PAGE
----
But any tariffs the EU imposes on Britain will be matched by equivalent UK tariffs on EU products. Who makes wine and cars? Answer: the Germans and the French – the two countries who dictate EU policy more than any others. The German car industry alone, would be at risk of facing reciprocal UK tariffs on the £16 billion market for German cars in the UK. Almost 1/3 of the new cars sold in Britain come from Germany. You can be sure that, if we vote to leave, the heads of BMW, Mercedes, Volkswagen and the rest of the hugely successful German car manufacturers will be in Angela Merkel’s office the next morning saying “We need tariff-free access to the lucrative British market.” It is inconceivable, therefore, that a trade arrangement between the UK and the EU would not be reached.

If countries like Norway and Switzerland can prosper outside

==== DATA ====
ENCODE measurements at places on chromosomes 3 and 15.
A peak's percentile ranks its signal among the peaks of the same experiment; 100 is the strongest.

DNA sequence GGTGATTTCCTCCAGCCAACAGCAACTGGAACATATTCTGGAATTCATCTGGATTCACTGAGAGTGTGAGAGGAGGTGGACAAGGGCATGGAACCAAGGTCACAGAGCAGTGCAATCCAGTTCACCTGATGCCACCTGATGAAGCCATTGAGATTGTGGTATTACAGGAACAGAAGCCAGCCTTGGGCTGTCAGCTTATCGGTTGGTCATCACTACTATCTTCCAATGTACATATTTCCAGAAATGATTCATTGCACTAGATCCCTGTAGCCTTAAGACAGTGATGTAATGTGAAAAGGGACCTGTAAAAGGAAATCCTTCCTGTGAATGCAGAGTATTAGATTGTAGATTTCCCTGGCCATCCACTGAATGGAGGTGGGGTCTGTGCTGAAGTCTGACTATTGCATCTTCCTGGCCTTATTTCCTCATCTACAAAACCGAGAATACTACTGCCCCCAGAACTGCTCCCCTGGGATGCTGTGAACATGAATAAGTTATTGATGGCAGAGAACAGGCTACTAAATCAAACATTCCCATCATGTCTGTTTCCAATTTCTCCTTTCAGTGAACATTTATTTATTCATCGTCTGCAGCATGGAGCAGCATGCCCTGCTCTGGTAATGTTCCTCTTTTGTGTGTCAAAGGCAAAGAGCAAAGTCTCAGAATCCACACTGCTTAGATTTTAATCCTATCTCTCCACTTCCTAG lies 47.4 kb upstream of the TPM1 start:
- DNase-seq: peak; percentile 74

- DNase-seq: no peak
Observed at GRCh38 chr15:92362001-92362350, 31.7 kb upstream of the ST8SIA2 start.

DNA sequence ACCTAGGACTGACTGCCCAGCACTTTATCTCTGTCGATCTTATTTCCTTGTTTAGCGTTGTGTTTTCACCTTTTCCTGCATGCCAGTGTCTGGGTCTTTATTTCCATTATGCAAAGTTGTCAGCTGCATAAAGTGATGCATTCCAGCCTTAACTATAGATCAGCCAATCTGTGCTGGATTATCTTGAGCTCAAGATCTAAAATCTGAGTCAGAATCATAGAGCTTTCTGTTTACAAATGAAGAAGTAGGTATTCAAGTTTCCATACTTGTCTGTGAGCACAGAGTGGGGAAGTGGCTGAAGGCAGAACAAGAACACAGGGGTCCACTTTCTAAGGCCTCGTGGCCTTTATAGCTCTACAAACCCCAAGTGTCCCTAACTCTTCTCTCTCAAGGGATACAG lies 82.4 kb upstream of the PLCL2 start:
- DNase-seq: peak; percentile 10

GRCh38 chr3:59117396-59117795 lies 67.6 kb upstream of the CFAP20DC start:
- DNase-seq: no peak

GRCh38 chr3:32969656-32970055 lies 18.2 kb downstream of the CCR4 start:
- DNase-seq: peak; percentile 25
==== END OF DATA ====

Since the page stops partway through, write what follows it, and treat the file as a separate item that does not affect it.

of the EU, why not Britain?
“But”, cry those who want to stay in, “you won’t have access to the Single Market.” This is a valid point as far as the Single Market in terms of goods is concerned, yet our economy is not primarily goods-focused. David Cameron, in a column urging people to vote ‘In’, has claimed that 80% of our economy is made up of services. Though as he well knows, there is currently no Single Market for services. So the Single Market argument which he and others perpetuate cannot be relevant to the UK’s situation. Non-EU Switzerland, which supposedly doesn’t have access to the EU’s services market, exports five times per capita more to the EU than we do. If countries like Norway and Switzerland, two of the world’s richest and happiest nations, can prosper outside of the EU, maintaining friendly relations and trading with the bloc, without being subject to its constant over regulation, why not Britain?